Paradise Run zips along, it's sharply edited{a}, fun to watch, and fun to play. There are winners and losers, but the prize seems to be taking part. Hanging out with your favourite telly star? That's an experience to treasure. The show might be derivative of The Amazing Race, but that comparison goes right over our head, as The Amazing Race isn't on broadcast telly here.

When it comes to the gut reaction, we're in favour of Paradise Run. The show wants to be fun, wet, and sunny, and it succeeds in all of these aims. Now, any chance of picking up Keep It Spotless? Pretty please with a splat of paint on top?

Win Your Wish List

Stellify for Channel 5, from 28 July

Back at the start of 2015, we were all wowed by Win Your Wish List. Contestants asked each other questions, and named their own prizes. Shane Richie turned up to make sure any boring bits were entertaining. Win Your Wish List was wrapped around the BBC's commercials for The Lottery Corporation, and came to an end when the BBC stopped showing those adverts.

Except that you can't keep a good format off television, and Win Your Wish List has returned. 9pm on Channel 5 is the new home; and there's enough smut to suggest 7.30 is too early. Families of five take part, and "family" includes more distant relations like uncles and cousins.

As before, the families have nominated their own prizes – seven in total, which seems to be one luxury each, one for them all, and the star prize of a massive holiday somewhere hot. Hotter than Skegness? Is that possible?

Half of the games are still quizzes: one of the family asks, another answers. The other half are physical games. We've had "stack Perspex cylinders into towers", we've had "make words with cubes". And every week we've had "throw balls at Gino D'Acampo and hope he catches them into a contraption round his belt."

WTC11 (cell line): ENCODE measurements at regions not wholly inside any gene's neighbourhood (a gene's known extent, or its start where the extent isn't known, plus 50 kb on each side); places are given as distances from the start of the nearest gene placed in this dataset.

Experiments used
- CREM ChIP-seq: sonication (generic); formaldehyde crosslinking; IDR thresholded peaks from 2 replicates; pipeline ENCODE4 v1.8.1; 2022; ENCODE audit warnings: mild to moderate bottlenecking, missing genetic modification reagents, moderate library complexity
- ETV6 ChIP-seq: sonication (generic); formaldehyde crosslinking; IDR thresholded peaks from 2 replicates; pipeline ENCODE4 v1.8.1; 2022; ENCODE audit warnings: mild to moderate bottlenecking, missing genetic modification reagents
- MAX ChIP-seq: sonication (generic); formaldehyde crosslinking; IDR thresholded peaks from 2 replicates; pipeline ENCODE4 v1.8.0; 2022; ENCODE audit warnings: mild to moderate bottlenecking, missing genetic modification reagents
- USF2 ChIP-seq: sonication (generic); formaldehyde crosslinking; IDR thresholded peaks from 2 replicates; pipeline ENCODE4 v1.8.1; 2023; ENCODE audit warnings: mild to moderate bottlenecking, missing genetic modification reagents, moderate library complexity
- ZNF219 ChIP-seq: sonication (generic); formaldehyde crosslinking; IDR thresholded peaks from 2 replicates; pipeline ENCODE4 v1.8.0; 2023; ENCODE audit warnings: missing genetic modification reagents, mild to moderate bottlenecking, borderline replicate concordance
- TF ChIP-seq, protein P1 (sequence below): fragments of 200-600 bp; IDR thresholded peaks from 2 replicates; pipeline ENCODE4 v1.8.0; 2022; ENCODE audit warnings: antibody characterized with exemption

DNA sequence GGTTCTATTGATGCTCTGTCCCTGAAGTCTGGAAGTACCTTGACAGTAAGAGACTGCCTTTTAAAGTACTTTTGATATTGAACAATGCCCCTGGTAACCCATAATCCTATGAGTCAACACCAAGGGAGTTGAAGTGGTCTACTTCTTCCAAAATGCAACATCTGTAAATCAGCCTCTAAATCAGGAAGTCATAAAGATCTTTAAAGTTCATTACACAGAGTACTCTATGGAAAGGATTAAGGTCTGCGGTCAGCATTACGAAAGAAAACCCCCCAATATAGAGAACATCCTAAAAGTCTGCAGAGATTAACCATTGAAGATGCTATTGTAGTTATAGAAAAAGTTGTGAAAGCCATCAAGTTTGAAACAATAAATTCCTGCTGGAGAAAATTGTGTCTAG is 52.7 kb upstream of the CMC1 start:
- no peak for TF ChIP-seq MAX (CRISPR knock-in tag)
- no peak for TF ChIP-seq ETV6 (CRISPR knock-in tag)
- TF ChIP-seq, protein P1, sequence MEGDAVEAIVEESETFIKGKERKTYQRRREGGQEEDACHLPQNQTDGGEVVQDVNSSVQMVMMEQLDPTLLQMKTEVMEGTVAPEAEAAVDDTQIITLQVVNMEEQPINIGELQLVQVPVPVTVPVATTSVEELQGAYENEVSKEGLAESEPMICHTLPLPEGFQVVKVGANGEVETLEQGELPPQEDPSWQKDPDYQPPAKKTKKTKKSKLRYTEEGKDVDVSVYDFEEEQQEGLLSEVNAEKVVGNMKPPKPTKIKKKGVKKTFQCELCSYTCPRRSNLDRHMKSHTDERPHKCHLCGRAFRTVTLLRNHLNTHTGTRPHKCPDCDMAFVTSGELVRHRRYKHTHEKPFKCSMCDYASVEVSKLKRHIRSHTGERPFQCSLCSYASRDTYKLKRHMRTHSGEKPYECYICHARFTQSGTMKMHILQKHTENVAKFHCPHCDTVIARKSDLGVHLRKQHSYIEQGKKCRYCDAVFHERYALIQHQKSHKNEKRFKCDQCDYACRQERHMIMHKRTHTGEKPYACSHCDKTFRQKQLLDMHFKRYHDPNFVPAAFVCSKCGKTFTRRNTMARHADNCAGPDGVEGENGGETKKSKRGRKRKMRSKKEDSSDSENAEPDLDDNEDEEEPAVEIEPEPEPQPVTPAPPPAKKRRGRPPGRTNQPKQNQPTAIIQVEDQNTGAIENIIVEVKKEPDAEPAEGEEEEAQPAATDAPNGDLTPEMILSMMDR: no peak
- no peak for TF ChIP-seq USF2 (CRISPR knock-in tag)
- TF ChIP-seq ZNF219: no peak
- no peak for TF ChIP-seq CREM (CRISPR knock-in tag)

As before, everything is a timed event, the floor advances with correct answers or completing the tasks, and it drains away as time ticks. Instant Win and Instant Loss conditions are still available, and there's still a reset button.

The new host is Gino D'Acampo, a strong personality who evokes strong reactions. Many people like him, we're not sure of his merits. His hosting style is loose, he breaks the fourth wall and generally mucks about between games. Feels a bit staged, and a bit naff. Feels like he's watched Shane Richie on Run the Risk and thought, "I'll copy that!", not realising that jokes about Bunneh from Eldorado are no longer topical or funny.

There are lots of accents on this show. Gino speaks with the vowels from Italian, the contestants have been from Scotland and Ireland, and there's a voiceover from professional northerner Natalie Casey. While we don't watch with subtitles, it's reassuring to know they're there.

The best thing we can say about Win Your Wish List is that it's fun. The families and Gino are having fun, and they all bring out something more than the sum of the parts. The worst we can say is that incorrect answers in the final cause the level to drain faster, so if you get anything wrong in the final, it's so much harder to win the star prize.